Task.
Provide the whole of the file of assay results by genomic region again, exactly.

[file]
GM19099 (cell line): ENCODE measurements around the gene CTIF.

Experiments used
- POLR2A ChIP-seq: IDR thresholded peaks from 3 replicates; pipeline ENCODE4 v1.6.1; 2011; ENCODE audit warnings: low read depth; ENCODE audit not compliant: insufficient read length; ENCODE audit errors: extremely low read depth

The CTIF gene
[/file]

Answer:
GM19099 (cell line): ENCODE measurements around the gene CTIF.

Experiments used
- POLR2A ChIP-seq: IDR thresholded peaks from 3 replicates; pipeline ENCODE4 v1.6.1; 2011; ENCODE audit warnings: low read depth; ENCODE audit not compliant: insufficient read length; ENCODE audit errors: extremely low read depth

The CTIF gene